The streets by my home are lined with vintage stores filled with pretty little things. There’s a café by the corner of the street, which serves the best chocolate filled éclair I’ve ever set my hands on. As I walk down that road, filled with the hustle and bustle of people walking their dogs and moms dragging their kids away from the ice-cream shoppe, it gives me a sense of vacationing. You know the feeling you get when you experience a place for the first time? It’s funny how enriching it can be just to take in all the sights and sounds and see things in a new perspective. It helps me forget deadlines and to-do lists. It opens up my mind to new avenues of thinking, some of which I never even knew were hidden somewhere in my head.

I walk the extra mile to a nearby lake. I turn towards my favourite bench overlooking the horizon and enjoy my éclair. My camera captures things that I have seen along the way and want to keep with me. These are also things that turn into inspiration for me for the rest of the week. Some are so good that they even last a month. But what is most exhilarating is the feeling of being free. It gives me a chance to see things around me in a new light. So the next time you need a breather, take a walk in your neighbourhood. All you need to get away is a smile on your face and an open mind.

When it comes to our everyday meals, I like to follow this very same principle as well. Often, simple weekday dinners may seem repetitive, so much so that you tend to shun it for a while. So I like to try my hand at something new and out of the ordinary atleast a few times each month. This week I felt the need for something creative and full of spunk. With the rainy Spring showers spreading its gloom, it was only just that I whipped us a meal that would not only drive the blues away, but would also give our lazy, tired selves a boost. This subtly spiced version of Kadhi did just that. It was quick and simple enough to prepare, and clubbed with a spicy side dish of eggplants made for a wonderful rainy day dinner.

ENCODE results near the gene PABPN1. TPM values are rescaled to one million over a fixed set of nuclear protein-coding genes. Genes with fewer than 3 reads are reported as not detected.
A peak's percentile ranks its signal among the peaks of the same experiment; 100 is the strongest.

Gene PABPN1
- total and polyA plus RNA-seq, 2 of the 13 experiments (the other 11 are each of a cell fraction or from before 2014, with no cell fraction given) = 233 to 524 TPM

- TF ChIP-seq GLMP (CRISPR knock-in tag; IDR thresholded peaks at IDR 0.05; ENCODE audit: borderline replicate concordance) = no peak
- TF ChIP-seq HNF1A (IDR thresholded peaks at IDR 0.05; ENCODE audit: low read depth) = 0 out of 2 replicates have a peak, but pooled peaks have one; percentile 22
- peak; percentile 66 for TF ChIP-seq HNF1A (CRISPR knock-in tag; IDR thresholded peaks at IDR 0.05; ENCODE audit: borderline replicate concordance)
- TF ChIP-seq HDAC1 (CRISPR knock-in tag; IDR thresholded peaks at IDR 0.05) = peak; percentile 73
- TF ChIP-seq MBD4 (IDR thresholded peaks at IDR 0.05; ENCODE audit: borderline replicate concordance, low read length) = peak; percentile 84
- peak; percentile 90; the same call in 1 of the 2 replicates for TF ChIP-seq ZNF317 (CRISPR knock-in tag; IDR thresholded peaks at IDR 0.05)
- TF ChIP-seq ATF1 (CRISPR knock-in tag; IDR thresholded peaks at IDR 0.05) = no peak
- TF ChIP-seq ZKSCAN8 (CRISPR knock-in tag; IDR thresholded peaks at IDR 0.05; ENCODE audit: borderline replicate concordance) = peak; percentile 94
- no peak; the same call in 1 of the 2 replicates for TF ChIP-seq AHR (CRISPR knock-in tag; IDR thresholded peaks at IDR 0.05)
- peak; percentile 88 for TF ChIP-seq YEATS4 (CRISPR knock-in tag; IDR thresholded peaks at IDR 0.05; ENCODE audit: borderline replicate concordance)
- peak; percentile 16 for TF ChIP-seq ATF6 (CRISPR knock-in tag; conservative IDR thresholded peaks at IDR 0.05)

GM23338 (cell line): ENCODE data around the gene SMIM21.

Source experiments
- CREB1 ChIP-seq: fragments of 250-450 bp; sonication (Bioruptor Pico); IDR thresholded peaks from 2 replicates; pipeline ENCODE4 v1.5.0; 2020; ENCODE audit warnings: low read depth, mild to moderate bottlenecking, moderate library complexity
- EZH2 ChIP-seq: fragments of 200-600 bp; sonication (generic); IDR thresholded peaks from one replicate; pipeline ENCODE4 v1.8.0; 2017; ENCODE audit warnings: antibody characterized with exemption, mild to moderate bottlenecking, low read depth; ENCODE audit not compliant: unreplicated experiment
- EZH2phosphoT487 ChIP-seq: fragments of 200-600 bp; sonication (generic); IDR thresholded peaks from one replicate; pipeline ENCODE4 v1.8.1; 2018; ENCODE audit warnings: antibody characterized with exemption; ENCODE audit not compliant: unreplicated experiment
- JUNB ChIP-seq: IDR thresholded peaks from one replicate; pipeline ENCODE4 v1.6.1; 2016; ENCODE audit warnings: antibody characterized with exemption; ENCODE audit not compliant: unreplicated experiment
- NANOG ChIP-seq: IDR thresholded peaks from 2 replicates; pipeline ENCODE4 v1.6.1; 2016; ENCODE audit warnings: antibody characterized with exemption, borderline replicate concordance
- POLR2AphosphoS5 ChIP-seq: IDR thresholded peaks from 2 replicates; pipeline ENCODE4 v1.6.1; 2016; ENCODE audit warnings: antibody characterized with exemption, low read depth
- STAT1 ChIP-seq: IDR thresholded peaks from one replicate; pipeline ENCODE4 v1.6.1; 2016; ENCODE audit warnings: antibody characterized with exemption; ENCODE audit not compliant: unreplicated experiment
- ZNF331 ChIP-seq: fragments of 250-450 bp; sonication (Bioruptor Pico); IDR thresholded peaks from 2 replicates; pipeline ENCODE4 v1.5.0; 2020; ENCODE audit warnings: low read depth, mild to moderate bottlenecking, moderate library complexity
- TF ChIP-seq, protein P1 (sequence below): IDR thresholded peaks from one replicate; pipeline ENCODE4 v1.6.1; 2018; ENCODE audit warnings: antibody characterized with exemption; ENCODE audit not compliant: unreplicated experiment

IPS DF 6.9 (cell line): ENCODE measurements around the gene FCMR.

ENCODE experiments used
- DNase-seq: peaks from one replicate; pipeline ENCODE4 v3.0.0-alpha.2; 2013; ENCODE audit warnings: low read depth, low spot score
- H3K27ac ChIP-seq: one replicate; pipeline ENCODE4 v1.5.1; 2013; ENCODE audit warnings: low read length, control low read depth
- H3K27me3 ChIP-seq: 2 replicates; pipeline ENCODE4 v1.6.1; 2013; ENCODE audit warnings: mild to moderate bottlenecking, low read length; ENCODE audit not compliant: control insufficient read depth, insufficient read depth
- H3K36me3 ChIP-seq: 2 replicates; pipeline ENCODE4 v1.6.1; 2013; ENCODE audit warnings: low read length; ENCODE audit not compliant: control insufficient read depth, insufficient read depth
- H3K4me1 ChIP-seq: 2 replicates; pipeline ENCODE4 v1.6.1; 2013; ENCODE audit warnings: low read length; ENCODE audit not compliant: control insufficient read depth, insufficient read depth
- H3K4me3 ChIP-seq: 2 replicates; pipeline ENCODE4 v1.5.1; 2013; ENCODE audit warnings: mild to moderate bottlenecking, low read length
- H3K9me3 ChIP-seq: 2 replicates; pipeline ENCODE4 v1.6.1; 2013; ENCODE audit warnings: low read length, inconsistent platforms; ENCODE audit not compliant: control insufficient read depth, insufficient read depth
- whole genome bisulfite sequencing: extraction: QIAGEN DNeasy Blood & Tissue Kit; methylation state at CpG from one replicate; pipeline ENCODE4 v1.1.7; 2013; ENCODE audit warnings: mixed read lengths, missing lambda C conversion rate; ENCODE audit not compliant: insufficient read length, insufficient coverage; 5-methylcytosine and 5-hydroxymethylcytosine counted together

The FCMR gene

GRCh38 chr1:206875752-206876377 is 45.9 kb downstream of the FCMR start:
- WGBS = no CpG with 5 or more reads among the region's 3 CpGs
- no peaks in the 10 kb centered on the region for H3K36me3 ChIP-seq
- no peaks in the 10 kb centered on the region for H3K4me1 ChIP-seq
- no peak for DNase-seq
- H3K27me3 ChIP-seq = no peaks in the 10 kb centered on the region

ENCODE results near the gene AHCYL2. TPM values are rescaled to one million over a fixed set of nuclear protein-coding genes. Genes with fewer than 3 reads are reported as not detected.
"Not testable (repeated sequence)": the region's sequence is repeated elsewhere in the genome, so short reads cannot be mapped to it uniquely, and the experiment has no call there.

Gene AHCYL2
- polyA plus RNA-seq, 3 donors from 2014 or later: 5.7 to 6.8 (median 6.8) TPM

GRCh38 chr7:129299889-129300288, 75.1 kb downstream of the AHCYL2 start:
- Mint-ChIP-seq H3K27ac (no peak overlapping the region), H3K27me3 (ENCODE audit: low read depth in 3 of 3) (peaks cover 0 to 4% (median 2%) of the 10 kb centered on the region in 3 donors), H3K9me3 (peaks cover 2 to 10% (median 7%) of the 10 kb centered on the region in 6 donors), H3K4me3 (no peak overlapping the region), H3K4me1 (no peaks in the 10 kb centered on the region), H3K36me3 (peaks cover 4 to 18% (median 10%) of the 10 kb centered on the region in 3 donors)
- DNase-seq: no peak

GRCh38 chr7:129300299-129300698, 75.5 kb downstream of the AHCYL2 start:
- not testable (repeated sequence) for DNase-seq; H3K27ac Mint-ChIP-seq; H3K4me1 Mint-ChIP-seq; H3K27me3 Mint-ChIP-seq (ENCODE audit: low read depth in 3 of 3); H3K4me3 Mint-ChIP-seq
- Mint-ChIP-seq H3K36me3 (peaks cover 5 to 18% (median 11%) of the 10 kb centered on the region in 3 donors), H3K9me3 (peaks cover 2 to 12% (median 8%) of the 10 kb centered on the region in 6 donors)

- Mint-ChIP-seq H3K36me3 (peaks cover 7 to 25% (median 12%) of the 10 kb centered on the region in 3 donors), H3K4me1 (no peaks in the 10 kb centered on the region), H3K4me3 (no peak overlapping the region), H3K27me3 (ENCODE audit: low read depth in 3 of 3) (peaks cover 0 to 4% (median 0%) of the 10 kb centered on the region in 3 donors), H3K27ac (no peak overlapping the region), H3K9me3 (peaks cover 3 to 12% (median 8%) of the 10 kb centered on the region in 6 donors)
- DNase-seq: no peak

RAJASTHANI KADHI (SPICED YOGURT CURRY)
Prep time: 10 min | Cooking time: 20 min | Serves: 2

Ingredients:

1/4 cup gram flour
1 cup plain yogurt
1 small onion, finely sliced
1/2 tsp cumin seeds
1/2 tsp coriander seeds
1/4 tsp fennel seeds
1/2 tsp red chilli powder
1/4 tsp turmeric powder
salt, to taste
1/4 tsp dried fenugreek leaves
1 tbsp light cooking oil

Directions:

Mix gram flour and yogurt with half a cup of water, and beat until there are no lumps.

Heat oil in a heavy bottomed deep pan, and saute cumin, coriander and fennel seeds. Once they start to sizzle, add in onions and fry till lightly browned. Add turmeric and chilli powder and fry for a few seconds.

Add in flour-yogurt mixture, salt, dried fenugreek and another half cup of water, stirring to mix it all well. Cover, and let it come to a thorough boil over very low heatfor a few minutes till the raw taste of gram flour disappears. Stir occasionally to avoid burning, and add more water if it gets too thick.

Serve warm with rice or rotis.